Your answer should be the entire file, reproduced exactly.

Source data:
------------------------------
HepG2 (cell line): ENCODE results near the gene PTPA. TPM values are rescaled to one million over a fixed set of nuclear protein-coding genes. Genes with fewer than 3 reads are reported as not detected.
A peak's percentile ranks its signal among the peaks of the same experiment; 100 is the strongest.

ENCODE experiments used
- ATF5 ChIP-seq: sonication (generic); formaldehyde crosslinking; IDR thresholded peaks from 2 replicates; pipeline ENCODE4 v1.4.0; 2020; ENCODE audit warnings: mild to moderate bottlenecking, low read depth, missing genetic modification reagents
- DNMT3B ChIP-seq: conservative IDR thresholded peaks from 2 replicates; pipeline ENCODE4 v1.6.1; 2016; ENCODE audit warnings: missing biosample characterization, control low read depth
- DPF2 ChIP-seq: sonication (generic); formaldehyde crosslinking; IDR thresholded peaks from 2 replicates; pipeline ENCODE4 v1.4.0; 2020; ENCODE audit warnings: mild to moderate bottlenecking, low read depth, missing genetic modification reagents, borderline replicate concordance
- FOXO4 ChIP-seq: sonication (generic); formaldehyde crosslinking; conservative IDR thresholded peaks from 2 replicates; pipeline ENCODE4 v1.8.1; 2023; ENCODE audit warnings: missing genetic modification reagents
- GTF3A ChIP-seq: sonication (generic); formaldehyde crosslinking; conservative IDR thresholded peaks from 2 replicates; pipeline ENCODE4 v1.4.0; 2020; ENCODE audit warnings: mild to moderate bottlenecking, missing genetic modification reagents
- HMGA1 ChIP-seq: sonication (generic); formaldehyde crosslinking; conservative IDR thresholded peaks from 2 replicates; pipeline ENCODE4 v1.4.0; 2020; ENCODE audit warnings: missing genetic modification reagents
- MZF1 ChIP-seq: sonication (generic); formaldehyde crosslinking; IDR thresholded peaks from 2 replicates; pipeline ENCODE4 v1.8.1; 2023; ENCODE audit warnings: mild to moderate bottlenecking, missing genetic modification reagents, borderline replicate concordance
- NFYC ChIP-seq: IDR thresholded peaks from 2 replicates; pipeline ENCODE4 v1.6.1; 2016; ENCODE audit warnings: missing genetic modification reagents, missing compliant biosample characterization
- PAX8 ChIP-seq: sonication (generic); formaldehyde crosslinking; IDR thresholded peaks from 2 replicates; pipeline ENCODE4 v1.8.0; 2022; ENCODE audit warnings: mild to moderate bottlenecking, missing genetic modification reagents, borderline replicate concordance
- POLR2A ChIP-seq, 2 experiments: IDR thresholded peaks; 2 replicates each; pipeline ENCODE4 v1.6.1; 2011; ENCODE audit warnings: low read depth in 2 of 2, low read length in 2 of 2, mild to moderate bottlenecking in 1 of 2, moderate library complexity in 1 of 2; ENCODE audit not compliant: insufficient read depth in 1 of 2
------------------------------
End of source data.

HepG2 (cell line): ENCODE results near the gene PTPA. TPM values are rescaled to one million over a fixed set of nuclear protein-coding genes. Genes with fewer than 3 reads are reported as not detected.
A peak's percentile ranks its signal among the peaks of the same experiment; 100 is the strongest.

ENCODE experiments used
- ATF5 ChIP-seq: sonication (generic); formaldehyde crosslinking; IDR thresholded peaks from 2 replicates; pipeline ENCODE4 v1.4.0; 2020; ENCODE audit warnings: mild to moderate bottlenecking, low read depth, missing genetic modification reagents
- DNMT3B ChIP-seq: conservative IDR thresholded peaks from 2 replicates; pipeline ENCODE4 v1.6.1; 2016; ENCODE audit warnings: missing biosample characterization, control low read depth
- DPF2 ChIP-seq: sonication (generic); formaldehyde crosslinking; IDR thresholded peaks from 2 replicates; pipeline ENCODE4 v1.4.0; 2020; ENCODE audit warnings: mild to moderate bottlenecking, low read depth, missing genetic modification reagents, borderline replicate concordance
- FOXO4 ChIP-seq: sonication (generic); formaldehyde crosslinking; conservative IDR thresholded peaks from 2 replicates; pipeline ENCODE4 v1.8.1; 2023; ENCODE audit warnings: missing genetic modification reagents
- GTF3A ChIP-seq: sonication (generic); formaldehyde crosslinking; conservative IDR thresholded peaks from 2 replicates; pipeline ENCODE4 v1.4.0; 2020; ENCODE audit warnings: mild to moderate bottlenecking, missing genetic modification reagents
- HMGA1 ChIP-seq: sonication (generic); formaldehyde crosslinking; conservative IDR thresholded peaks from 2 replicates; pipeline ENCODE4 v1.4.0; 2020; ENCODE audit warnings: missing genetic modification reagents
- MZF1 ChIP-seq: sonication (generic); formaldehyde crosslinking; IDR thresholded peaks from 2 replicates; pipeline ENCODE4 v1.8.1; 2023; ENCODE audit warnings: mild to moderate bottlenecking, missing genetic modification reagents, borderline replicate concordance
- NFYC ChIP-seq: IDR thresholded peaks from 2 replicates; pipeline ENCODE4 v1.6.1; 2016; ENCODE audit warnings: missing genetic modification reagents, missing compliant biosample characterization
- PAX8 ChIP-seq: sonication (generic); formaldehyde crosslinking; IDR thresholded peaks from 2 replicates; pipeline ENCODE4 v1.8.0; 2022; ENCODE audit warnings: mild to moderate bottlenecking, missing genetic modification reagents, borderline replicate concordance
- POLR2A ChIP-seq, 2 experiments: IDR thresholded peaks; 2 replicates each; pipeline ENCODE4 v1.6.1; 2011; ENCODE audit warnings: low read depth in 2 of 2, low read length in 2 of 2, mild to moderate bottlenecking in 1 of 2, moderate library complexity in 1 of 2; ENCODE audit not compliant: insufficient read depth in 1 of 2